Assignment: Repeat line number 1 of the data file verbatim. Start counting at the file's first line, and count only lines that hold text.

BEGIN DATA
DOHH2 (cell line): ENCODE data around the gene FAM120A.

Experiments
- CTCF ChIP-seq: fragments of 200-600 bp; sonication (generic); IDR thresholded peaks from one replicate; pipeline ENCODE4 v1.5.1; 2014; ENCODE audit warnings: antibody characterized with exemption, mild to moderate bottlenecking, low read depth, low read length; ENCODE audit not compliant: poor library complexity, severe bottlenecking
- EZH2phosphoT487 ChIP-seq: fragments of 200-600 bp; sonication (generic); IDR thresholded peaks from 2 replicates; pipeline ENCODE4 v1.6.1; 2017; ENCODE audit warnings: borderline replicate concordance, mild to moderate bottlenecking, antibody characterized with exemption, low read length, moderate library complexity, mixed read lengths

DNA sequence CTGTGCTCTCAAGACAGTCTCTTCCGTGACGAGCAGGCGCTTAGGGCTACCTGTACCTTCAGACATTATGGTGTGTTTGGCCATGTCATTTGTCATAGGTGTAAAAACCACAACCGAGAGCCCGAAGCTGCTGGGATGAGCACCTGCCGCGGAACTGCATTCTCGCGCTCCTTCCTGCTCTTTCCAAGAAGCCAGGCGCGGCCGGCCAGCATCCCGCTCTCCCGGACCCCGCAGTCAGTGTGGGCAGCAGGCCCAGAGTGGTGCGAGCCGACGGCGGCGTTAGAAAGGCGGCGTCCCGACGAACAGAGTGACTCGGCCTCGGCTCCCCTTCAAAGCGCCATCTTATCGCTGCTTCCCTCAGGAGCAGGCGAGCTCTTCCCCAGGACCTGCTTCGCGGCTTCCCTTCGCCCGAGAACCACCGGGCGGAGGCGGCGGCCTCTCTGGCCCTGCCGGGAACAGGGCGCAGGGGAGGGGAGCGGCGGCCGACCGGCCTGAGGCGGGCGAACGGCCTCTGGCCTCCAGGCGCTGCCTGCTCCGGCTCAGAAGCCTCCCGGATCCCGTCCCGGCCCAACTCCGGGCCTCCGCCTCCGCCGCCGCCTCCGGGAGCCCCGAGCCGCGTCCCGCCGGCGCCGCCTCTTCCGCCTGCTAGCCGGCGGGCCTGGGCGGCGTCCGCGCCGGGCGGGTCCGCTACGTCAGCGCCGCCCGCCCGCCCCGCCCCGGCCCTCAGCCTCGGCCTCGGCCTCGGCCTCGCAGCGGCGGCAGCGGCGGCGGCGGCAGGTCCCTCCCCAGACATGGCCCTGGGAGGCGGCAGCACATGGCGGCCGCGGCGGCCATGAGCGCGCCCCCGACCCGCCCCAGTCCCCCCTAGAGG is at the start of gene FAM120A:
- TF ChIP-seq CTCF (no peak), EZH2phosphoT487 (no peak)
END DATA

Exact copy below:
DOHH2 (cell line): ENCODE data around the gene FAM120A.